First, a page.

By Kyle Sepe
Elm Staff Writer

What is the number one issue in the 2012 U.S. presidential election?

Is it Rick Santorum’s “extremism?” The Catholic Church? Or the law school student that managed to party in California with her boyfriend for spring break, but couldn’t afford contraception?

Secondary issues continue to provoke politicians and voters. Some wonder why these topics are incorporated into this year’s presidential election in conjunction with an absence of primary issues like the failing economy. It seems as though both Republicans and Democrats are getting sidetracked with issues such as contraception.

The media is highlighting the Sandra Fluke contraception issue, which contradicts Rick Santorum’s beliefs on abstinence. When discussions turn to the economy, jobs, and our healthcare future, contraception springs into the picture in an attempt to demonize Conservatives such as Rick Santorum, as he is perceived to be “extreme.” It is disappointing to see conservative ideas portrayed as radical and dismissed without an attempt to understand them. Besides, what’s wrong with abstinence?

When Conservatives say they are for a working America, not an entitlement society, they are accused of not caring for the poor. If they say they are against continued stimulus, want a reduction in government spending, and push for a balanced budget agreement, they are accused of being anti-jobs. If they are pro-life, they are accused of being misogynists. This inaccurate portrayal of Conservatives is creating a divisive nation that diverts attention from primary issues and rational solutions.

Sidetracking also transpired just a few weeks ago when a columnist for “The Huffington Post” called Rick Santorum a “Jesus-eater” and Pope Benedict XVI a “former Nazi” while Bill Maher and David Letterman used female slurs to describe Sarah Palin. Where does the line have to be drawn? I guess some are exempt from derogatory lexis but Rush Limbaugh (a Conservative who hosts the most listened to radio show in America) is not.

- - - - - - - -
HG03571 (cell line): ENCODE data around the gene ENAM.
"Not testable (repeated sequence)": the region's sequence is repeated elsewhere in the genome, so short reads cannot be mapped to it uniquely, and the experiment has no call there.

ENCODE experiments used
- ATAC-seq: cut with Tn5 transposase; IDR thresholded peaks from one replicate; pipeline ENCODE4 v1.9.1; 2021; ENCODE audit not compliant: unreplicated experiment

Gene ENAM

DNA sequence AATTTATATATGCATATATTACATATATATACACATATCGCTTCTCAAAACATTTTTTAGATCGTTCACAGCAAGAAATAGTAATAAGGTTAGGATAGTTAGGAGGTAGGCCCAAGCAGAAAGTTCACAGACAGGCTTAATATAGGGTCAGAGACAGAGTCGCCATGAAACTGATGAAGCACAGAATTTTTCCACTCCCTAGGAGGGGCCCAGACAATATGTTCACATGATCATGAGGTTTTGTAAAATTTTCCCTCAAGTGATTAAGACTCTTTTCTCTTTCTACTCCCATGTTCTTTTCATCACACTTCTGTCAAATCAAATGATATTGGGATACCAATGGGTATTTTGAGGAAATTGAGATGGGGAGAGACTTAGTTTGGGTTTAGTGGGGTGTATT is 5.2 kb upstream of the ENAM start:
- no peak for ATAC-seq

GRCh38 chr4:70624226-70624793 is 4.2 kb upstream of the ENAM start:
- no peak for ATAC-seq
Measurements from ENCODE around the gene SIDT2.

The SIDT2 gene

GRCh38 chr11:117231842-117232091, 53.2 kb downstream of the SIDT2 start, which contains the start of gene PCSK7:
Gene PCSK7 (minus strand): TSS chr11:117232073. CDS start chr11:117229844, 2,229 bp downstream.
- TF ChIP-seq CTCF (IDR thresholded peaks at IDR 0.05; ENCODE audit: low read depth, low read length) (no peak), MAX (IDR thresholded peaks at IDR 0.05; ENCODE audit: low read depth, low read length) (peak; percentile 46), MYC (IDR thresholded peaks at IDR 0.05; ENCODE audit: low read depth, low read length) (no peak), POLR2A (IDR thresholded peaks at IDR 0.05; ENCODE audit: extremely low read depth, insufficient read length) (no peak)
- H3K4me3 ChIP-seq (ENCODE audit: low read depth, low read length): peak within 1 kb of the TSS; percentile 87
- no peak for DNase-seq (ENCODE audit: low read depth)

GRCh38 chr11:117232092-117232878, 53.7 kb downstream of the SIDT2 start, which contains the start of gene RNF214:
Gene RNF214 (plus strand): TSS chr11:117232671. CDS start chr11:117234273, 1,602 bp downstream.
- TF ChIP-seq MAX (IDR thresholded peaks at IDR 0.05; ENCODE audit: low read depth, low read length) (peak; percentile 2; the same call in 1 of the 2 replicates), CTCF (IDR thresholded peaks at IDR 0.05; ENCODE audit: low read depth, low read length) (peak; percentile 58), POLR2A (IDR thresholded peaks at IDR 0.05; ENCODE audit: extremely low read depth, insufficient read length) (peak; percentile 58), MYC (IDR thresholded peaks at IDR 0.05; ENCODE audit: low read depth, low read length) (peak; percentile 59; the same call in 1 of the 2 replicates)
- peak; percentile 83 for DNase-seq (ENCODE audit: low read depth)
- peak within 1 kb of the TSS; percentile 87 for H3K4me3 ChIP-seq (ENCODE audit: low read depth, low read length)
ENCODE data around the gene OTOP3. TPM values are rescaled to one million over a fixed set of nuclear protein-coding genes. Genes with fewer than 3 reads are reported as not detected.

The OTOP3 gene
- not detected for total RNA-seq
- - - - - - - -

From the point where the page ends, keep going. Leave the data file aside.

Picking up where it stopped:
President Barack Obama is being sidetracked as well with fundraising events. According to Mark Knoller, a CBS News correspondent for the White House press, the president has attended over 108 events since filing for his candidacy last April. That’s double the events President George W. Bush attended in 2004 at this same point in the race. If Democrats prefer that their candidate focus on fundraising rather than securing Medicare and actually lowering the unemployment rate below eight percent, then nothing is preventing them from voting for President Obama again.

Nevertheless, people deviate from the “big issues” and positively credit President Obama for “turning around the economy.” According to the U.S. Bureau of Labor Statistics, the unemployment rate is currently 8.3 percent as opposed to 7.8 percent when Obama took office in Jan. 2009. It has not been slashed in half like Obama promised in 2008. Also, gas prices have more than doubled since 2009. What exactly does fundraising do to lower gas prices? Could sidetracking be a problem? I guess if $4 or $5 gasoline at the pumps is what Obama supporters want then nothing is preventing them from voting for him again.

So when President Obama articulates how well his policies have been working, voters should ask themselves the following questions: Does it cost less to fill the gas tank than it did four years ago? Is healthcare more affordable than it was four years ago? Is finding a job in your field easier now than it was four years ago? But most importantly, do you feel more in control of your financial future than you did four years ago?
If you answered ‘yes’ to all of these questions, then how you will vote this November is obvious and the cogent “hope and change” rhetoric may be sidetracking your reality. However, if you answered ‘no,’ there is always another choice.

Therefore, it’s time for real hope and change in 2012.

The Elm

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